Guitar World: When you say "retirement is looming" — just how close is it?

Mustaine: I've got one more record on my contract. Then I'm done.

Guitar World: What will you do after that?

Mustaine: I'll probably move off into the private sector. I have a studio going [Vic's Garage, in San Marcos, California] that I'm handling with my son, and we're trying to do a little "metal academy"-type thing there. Just something cool to give back to the community, because, man, I'm so overpaid and underworked. I have to give something back.

Guitar World: When that day comes, will you leave feeling you accomplished everything you set out to do?

Mustaine: I feel that way right now. So I very much could walk away. And I'm actually leaning more toward leaving than staying because of my own pride and concern for wanting to go out on top. It's important for me to do the right thing, and I think it would be great, if I was going to stop, to do it on the right level. Especially in this business, because people are always clamoring for more and more. But like I said, it's time for me to start getting into some philanthropy.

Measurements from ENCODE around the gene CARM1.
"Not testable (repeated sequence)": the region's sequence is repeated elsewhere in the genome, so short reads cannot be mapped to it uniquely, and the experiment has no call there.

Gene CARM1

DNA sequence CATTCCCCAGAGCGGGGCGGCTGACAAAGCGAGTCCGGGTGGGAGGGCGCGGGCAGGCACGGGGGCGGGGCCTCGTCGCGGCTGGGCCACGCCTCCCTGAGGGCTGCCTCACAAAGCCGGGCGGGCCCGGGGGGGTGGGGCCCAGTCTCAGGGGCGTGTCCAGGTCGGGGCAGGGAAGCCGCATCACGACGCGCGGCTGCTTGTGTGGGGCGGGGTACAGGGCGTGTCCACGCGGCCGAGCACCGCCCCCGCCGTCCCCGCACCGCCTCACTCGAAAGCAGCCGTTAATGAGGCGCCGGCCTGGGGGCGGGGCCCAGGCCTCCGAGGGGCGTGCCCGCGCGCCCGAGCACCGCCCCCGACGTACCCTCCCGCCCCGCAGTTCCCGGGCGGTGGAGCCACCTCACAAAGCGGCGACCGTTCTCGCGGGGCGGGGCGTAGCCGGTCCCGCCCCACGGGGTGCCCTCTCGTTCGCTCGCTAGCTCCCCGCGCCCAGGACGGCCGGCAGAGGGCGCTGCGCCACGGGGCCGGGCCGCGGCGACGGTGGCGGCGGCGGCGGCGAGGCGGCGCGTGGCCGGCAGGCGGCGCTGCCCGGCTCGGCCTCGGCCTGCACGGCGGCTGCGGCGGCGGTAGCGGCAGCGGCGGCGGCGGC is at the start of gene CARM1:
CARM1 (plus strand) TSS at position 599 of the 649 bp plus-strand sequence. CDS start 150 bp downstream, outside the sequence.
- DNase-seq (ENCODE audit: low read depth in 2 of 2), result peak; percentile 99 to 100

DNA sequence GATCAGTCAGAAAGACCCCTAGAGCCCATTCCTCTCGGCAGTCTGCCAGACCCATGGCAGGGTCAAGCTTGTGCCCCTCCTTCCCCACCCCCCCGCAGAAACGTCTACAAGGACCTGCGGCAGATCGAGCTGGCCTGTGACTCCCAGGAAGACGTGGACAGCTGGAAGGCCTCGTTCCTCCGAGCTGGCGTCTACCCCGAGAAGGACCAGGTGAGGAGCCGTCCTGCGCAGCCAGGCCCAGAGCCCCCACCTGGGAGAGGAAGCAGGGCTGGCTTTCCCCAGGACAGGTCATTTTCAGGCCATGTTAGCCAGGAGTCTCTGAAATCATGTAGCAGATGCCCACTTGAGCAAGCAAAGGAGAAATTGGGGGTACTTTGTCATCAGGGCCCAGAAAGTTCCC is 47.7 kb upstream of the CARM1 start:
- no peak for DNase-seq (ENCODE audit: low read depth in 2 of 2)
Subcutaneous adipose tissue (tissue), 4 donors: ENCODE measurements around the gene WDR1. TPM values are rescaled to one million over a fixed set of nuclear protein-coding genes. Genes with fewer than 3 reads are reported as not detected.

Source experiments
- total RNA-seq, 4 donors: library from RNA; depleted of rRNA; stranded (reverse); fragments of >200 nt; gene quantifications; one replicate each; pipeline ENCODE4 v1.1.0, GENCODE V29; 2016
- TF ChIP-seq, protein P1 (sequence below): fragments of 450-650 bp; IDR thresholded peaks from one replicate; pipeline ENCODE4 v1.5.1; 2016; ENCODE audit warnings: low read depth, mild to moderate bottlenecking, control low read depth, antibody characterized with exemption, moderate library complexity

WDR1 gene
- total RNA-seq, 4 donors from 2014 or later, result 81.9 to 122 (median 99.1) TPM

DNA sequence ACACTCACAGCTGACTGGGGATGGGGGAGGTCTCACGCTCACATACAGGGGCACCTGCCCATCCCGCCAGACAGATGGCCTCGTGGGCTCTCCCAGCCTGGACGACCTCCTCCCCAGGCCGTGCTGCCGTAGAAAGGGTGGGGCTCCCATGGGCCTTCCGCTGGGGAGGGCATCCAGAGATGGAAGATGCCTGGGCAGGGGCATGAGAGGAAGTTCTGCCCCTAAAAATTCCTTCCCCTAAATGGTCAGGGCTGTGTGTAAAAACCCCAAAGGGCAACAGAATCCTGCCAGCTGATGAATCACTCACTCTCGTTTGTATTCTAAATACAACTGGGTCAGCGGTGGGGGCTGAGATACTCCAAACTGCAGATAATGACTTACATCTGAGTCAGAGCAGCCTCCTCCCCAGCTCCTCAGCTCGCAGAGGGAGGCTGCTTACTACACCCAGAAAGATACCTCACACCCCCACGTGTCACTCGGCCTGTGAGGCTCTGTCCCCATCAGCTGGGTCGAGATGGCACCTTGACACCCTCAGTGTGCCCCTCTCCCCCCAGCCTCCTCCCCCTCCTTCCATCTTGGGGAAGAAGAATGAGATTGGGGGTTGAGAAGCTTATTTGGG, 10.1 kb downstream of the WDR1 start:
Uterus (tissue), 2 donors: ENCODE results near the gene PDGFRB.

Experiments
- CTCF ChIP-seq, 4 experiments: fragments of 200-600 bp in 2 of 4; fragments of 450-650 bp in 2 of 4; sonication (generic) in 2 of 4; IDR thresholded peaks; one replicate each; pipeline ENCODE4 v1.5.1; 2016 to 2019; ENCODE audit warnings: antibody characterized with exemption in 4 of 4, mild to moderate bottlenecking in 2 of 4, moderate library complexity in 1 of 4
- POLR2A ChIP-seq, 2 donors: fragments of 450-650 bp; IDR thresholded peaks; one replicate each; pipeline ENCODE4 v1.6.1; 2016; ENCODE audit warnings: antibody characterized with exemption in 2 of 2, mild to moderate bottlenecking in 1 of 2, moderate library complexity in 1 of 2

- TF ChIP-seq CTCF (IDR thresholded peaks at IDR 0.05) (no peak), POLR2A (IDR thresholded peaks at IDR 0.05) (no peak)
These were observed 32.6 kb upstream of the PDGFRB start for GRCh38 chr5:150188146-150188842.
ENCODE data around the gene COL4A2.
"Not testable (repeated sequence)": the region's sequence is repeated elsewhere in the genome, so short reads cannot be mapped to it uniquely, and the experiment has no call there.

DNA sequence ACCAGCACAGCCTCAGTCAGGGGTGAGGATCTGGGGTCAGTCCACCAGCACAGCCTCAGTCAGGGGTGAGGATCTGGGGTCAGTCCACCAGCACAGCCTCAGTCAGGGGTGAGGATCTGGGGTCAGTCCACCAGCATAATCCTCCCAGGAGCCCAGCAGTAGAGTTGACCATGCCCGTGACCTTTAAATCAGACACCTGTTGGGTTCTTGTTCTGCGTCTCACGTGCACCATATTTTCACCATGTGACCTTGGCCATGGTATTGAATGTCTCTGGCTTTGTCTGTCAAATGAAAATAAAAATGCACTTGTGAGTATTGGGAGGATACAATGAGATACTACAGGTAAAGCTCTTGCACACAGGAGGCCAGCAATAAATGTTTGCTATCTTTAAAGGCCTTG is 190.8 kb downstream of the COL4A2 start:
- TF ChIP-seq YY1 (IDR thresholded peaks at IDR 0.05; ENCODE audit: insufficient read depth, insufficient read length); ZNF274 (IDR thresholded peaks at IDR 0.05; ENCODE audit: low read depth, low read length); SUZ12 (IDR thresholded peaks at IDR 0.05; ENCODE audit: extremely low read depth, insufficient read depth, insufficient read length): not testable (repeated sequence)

The December 2009 issue of Guitar World magazine is available on newsstands now.

In other Mustaine news, the singer will call his upcoming autobiography, "Hello Me... Meet The Real Me." The book tentatively scheduled for late next year.

It was co-written by New York Times journalist Joe Layden who also wrote "The Last Great Fight," which takes readers behind the scenes of what is considered by many to be the biggest upset in the history of boxing: James "Buster" Douglas' tenth-round knockout win over Mike Tyson in 1990.